Many of the same wholesome foods that you eat to help you glow from the inside-out can also be used externally, as shampoos, conditioners and hair masks. These vitamins, minerals, and oils that nourish your body also nourish your hair. Below you’ll find recipes for a variety of haircare products that you can make at home with a few simple ingredients. Make them for yourself or even give them as gifts by reusing pretty class jars or bottles. Your friends and relatives will love the personal touch, and you’ll be recycling and saving money too! Here are some recipes to get you started.|
Note: If you have sensitive skin, do a patch test before using any of these products. Apply a few drops to the inside of your wrist, and wait 12 hours to see if any irritation develops.
*For more information about uncommon ingredients, see bottom of article.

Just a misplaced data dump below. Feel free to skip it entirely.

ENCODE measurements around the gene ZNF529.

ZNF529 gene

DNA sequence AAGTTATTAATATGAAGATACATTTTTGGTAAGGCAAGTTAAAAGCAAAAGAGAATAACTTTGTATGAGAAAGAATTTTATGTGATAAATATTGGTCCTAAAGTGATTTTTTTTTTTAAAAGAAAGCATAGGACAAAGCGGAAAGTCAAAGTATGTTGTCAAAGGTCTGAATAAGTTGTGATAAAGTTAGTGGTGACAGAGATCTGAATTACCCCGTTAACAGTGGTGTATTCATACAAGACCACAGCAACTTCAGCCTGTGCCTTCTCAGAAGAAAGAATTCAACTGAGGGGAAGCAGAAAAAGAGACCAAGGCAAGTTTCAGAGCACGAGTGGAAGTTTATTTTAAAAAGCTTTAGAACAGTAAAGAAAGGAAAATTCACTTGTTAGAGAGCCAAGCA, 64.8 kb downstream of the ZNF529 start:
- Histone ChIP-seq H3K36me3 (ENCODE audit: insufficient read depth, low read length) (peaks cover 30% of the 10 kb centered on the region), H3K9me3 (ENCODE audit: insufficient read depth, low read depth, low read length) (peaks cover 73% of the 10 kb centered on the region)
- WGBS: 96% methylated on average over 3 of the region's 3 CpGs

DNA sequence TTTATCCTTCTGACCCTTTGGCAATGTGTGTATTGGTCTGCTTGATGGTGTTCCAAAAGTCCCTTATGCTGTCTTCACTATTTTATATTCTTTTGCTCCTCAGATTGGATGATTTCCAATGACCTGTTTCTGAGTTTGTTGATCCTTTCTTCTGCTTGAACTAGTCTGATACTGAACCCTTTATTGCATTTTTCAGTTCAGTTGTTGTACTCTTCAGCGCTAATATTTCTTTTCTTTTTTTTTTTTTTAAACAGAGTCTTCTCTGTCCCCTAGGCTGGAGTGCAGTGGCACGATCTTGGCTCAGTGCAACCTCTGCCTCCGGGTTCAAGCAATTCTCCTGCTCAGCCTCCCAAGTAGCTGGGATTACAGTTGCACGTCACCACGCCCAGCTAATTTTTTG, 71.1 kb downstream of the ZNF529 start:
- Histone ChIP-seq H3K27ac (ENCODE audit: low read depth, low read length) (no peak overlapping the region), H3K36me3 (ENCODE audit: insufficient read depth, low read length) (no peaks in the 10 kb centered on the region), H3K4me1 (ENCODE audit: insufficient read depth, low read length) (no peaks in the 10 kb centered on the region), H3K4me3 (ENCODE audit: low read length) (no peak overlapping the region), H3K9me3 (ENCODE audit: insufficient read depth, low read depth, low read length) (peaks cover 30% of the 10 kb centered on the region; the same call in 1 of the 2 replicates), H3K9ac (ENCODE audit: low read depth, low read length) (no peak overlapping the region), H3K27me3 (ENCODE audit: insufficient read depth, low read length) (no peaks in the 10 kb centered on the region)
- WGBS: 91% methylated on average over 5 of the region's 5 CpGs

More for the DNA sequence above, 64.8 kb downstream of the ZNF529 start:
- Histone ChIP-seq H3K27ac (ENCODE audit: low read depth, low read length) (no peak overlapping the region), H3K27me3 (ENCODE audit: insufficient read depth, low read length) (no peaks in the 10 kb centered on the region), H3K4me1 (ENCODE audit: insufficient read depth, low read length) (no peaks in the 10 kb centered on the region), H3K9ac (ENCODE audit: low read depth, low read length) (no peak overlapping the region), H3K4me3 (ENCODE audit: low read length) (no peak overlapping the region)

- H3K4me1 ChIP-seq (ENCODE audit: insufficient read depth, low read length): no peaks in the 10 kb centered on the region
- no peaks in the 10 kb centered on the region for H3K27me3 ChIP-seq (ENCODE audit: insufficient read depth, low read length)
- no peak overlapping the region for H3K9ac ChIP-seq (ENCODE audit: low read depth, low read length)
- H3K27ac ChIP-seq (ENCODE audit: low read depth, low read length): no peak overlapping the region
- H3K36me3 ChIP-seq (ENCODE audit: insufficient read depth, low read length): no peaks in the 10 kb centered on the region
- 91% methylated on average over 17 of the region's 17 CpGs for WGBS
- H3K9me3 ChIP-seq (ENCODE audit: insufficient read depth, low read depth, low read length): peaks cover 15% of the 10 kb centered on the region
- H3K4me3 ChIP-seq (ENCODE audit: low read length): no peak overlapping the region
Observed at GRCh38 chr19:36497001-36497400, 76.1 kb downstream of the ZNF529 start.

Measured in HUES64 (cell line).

Lemon-Ginger Moisturizing Shampoo
This concoction is great for cleansing the hair and scalp, especially if you are prone to dry hair and scalp. The olive oil and eggs moisturize, the castile soap and lemon juice thoroughly cleanse, and the ginger invigorates.
Vinegar helps soften hair and makes it shine. The apple cider vinegar scent will fade away completely when your hair dries.
Deep-Conditioning Honey & Yogurt Hair Mask
All of the ingredients in this recipe moisturize and soften your hair.
*Information about Uncommon Ingredients
Castile soap refers to liquid or bar soap that is made exclusively from vegetable oils (as opposed to animal fat) and comes in a variety of scents (or unscented). You'll find it in natural foods stores. Dr. Bronner's is a commonly used brand.
Grapeseed oil (also called grape seed oil or grape oil) is pressed from the seeds of various grapes. It possesses regenerative and restructuring qualities, and is often used in commercial eye creams. You'll find it in most natural or gourmet food stores, next to other cooking oils.
Vegetable glycerine is a clear, colorless, and odorless liquid that is often found in cosmetics, shampoo, toothpaste, soap and more. You'll find it in small or bulk-size bottles at natural foods stores (typically in the cosmetics/beauty aisle) and some craft stores. It has a shelf life of one to two years.
Article created on: 12/18/2007
Homemade Beauty Recipes for Hair
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